Paul Koehler from Silverstein Interview

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What have you guys been up to in the lead to your European tour?

We just got home from a North American tour following the release of the new album; um and now we are having some time off to prepare for our tour in Europe which yeah, will lead into Australia.

What are you looking forward to about Australia and do you have any little Australian stories you’d like to tell?

Um yeah, we are really looking forward to Lord of the Fries in Melbourne and just hanging out in the warmer weather because it’s really cold in Canada. I mean we’ve been there so often that it’s  a nice familiar place. I think we are looking forward to coming back and playing some good shows and promote this new album which is still fresh and current.

I have been listening to your latest album a lot. When you guys write your concept albums, do you still write them about personal experience or do you really revolve them  around just the concept?

The really big decision that has to be made is whether or not to make a concept record . That changes the process of it all because that is the link that everything revolves around. So at that point we discuss it and really think about what we wanna  do. The decision really changes the direction to something personal or something more creative. We could write a bunch of songs or Shane could write a bunch of lyrics that are creative but sort of revolve around him. But the thing about this record is that we are creating a story here and we can draw from anything or anywhere. We start creating lyrics and then the musical .It’s like a musical novel and we all have a hand in it. It allows all of us to spark creatively and add on patches to the story apposed to just one author. It’s pretty much all of us bring it towards different directions, that’s where an album like this really takes shape. From when we started to when we finished, things are constantly evolving and it’s cool. We’re really stoked on it.

What Influenced the concept for This is How the Wind Shifts?It reminded me a lot of the Butterfly Effect or a Donny Darko.

I think those references are very contemporary and often called in. I think it’s really human nature to look to look at a scenario and to look at the polar opposite of it and evaluate decisions. Like things are going to happen but “what if it didn’t? what if it did?”  We went to great lengths break it up  to avoid a literal linear story.  We created a Ship Wreck in the Sand which did kind of that but the story is very linear from the beginning to end. For this one, we didn’t wanna do that. It really allowed us to do different things. For example we have the two tracks called This is How and The Wind Shifts when which put together produce the third song. We were able to play into this overall concept when creating it.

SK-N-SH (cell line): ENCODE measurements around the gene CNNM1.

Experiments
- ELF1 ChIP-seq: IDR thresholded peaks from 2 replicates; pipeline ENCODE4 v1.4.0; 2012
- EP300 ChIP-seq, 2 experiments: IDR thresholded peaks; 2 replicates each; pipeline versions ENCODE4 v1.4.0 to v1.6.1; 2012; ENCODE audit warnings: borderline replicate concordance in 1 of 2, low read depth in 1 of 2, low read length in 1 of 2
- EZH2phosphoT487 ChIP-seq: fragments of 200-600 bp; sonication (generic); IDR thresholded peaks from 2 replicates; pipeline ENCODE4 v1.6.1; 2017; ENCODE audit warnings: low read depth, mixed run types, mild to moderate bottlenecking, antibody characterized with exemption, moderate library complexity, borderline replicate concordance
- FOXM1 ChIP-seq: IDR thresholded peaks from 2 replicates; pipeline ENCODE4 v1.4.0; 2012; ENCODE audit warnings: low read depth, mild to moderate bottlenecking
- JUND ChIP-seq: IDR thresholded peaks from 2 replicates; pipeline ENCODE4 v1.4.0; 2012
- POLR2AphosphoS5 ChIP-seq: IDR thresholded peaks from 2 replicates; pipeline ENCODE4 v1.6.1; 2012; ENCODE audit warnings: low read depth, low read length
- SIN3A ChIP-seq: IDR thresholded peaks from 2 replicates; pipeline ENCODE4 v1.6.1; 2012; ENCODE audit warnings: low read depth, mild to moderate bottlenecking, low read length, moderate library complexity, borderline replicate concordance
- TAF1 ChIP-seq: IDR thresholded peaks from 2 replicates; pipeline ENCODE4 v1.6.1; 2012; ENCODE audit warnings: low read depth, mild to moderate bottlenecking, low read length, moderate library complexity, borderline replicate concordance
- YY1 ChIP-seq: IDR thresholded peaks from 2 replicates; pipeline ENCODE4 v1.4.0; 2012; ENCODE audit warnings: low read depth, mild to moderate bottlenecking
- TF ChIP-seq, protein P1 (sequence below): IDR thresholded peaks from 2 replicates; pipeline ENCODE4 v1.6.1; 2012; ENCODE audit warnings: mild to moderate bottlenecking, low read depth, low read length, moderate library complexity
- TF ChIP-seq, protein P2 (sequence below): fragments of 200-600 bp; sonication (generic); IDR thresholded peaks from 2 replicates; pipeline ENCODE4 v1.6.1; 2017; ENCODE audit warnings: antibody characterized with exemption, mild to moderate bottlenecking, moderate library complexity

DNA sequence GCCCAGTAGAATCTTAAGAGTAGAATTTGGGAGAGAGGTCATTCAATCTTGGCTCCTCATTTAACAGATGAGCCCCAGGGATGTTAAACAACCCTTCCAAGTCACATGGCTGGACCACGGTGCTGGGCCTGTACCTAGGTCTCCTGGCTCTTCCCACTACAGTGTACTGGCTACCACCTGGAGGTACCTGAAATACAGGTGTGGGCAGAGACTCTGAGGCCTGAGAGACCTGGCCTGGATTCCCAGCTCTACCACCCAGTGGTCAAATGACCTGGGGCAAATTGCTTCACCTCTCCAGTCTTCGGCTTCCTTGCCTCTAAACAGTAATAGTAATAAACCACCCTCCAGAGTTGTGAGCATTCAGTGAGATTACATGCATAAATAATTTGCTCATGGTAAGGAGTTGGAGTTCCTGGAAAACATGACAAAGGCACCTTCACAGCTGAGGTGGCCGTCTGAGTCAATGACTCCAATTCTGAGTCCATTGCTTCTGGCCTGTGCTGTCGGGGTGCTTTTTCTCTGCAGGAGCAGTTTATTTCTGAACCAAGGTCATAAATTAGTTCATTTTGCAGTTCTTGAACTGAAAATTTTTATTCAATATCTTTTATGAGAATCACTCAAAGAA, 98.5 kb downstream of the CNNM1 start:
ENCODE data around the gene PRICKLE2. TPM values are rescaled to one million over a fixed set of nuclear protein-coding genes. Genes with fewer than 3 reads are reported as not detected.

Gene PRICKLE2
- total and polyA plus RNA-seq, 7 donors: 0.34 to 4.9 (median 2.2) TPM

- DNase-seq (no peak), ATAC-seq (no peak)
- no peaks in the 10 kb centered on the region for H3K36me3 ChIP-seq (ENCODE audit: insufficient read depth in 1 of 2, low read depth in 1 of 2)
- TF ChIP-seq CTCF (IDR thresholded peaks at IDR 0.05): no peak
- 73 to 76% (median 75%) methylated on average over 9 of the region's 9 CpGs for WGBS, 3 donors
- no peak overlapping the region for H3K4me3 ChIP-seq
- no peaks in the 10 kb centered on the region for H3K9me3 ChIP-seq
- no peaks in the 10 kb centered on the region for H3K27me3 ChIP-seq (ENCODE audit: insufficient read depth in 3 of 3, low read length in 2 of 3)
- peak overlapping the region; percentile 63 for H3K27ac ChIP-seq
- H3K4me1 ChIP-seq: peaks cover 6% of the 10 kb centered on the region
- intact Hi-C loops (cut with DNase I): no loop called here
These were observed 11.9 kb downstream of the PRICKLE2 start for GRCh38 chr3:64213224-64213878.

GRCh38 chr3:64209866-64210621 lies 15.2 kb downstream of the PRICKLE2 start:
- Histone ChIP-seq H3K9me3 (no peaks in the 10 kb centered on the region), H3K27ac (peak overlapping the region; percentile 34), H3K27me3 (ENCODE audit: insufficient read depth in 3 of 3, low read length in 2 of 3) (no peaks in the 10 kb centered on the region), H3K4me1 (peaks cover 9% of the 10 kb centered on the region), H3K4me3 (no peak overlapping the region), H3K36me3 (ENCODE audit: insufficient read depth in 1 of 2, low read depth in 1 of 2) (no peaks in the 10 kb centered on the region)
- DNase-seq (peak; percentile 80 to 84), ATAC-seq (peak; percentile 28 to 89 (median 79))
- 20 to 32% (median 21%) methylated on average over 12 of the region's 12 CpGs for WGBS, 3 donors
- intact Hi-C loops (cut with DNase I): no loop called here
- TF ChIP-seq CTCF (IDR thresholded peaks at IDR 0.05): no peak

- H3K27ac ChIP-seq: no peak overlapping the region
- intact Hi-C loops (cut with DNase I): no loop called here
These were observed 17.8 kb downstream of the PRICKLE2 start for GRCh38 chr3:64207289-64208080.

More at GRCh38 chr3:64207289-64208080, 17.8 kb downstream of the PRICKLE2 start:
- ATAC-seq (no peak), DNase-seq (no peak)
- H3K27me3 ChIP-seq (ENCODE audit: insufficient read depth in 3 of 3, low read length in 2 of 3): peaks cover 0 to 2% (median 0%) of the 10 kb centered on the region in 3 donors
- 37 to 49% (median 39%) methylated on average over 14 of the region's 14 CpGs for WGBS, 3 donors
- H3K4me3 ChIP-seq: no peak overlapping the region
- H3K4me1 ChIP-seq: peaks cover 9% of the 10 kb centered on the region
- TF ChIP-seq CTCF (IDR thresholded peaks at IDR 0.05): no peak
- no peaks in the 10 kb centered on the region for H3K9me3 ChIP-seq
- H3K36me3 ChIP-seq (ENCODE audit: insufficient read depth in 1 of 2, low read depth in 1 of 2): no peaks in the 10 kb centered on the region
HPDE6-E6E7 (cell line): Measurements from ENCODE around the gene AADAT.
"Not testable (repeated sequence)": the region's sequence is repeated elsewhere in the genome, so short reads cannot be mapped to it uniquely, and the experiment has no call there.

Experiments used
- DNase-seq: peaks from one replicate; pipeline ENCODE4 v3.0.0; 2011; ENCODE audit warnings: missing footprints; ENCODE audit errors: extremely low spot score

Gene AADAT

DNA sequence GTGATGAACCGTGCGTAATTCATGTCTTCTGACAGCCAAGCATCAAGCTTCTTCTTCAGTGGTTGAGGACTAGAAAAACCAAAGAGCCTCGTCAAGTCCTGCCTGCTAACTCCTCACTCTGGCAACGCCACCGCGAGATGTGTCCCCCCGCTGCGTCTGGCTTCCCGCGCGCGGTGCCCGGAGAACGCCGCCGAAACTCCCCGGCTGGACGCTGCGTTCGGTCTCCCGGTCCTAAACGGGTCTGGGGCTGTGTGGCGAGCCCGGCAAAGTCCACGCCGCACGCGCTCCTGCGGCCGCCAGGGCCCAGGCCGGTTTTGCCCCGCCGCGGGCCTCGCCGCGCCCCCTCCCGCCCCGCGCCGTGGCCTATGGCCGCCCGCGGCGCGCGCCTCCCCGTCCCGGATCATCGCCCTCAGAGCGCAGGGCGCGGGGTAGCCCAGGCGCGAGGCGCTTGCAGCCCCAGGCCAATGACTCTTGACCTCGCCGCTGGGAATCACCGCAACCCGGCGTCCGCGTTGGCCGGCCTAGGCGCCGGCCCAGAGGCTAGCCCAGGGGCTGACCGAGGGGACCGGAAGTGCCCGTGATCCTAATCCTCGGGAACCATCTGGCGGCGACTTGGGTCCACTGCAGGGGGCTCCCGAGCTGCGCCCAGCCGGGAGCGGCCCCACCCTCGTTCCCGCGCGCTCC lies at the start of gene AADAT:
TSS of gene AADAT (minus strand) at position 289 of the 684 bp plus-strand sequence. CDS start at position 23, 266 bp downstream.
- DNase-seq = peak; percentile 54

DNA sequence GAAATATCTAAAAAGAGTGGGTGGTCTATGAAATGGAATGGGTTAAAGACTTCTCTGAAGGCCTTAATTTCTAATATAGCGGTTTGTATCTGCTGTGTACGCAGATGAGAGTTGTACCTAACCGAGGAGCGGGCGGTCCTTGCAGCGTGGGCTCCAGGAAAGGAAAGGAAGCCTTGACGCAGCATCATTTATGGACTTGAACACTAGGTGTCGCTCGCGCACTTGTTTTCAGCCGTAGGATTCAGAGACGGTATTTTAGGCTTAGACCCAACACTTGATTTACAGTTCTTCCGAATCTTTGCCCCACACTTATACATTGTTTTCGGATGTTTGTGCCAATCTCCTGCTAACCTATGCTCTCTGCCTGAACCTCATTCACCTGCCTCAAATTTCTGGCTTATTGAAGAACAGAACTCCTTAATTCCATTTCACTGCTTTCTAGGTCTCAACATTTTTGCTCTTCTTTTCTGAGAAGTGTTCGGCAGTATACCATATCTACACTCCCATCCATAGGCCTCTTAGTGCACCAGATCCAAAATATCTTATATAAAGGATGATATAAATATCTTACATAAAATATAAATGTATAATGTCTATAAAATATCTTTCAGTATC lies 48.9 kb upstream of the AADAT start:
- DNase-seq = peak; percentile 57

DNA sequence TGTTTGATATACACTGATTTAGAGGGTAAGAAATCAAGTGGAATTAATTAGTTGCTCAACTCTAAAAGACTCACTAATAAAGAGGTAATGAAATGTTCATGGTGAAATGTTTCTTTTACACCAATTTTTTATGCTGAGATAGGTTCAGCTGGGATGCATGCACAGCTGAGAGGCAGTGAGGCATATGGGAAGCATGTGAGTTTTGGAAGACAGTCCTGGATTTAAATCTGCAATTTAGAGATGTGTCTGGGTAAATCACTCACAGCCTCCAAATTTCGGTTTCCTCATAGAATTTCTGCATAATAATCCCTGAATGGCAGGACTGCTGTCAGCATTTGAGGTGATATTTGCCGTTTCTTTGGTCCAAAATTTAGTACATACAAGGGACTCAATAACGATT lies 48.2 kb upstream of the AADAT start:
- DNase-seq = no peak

I thought your last album sounded more like Discovering the Waterfront than your other albums since then despite Paul taking over on guitar. Did it take him long to learn the songs and how big an influence was he in the writing process?

First of all he has been around with us for a while. On previous tours he’s teched for us… he’s been around several other times before he even joined the band. Uh, he’s definitely familiar with the songs so I think he knew the songs, it was more of a matter of just playin’ them. He picked them up relatively quick. He had to learn a pretty big set right when he jumped in and he picked that up really quick, which I think is a good thing because he got to think on the same grain as what we do with our songs. Immediately after that tour we came home and really focused on writing the record and you know, focusing all our time on that. He refreshed our old songs, found out where we were coming from, than started creating himself. The first song he came in with was Stand Amidst the Roar, and he came in with that song complete. We didn’t even need to change anything, we thought “man this is different for us, but it works”. I think it works because he wrote it like a Silverstein song and I think that’s really cool that he did that. He really pushed us in a new direction and we wrote the record from there.

I think your sound has fluctuated a bit between punk  and post hardcore, was this a conscious thing or did it just happen?

I don’t think this was intentional except for the fact that when we did Short Songs it was meant to be a bit more punk influenced. Overall we have never been very focused on picking one genre or anything like that. I like to think our sound has diversity, like in anyone record we might have a ballad or a really heavy song, and we would get bored if every song had the same vibe. It’s really something natural that inspires us or our genre but it’s definitely not intentional to say the least.

Many post-hardcore bands are starting to put ore electronic instruments into their music to add a new element, have you guys considered experimenting with this more in the future?

Um, I mean not so much. It’s seems to be a trend, especially in the last several years and certainly now there are keyboard guys and backing tracks all electronic backing tracks. It’s not something we feel our sound needs, we take the more organic approach. Everything is sorta a raw so

und. Many bands program the drums or program the bass and it’s really not what we are after, we have string players and things like that. We like being natural and the ability to play live without any backing tracks.

If you have read this far, view the rest @the59thsound 

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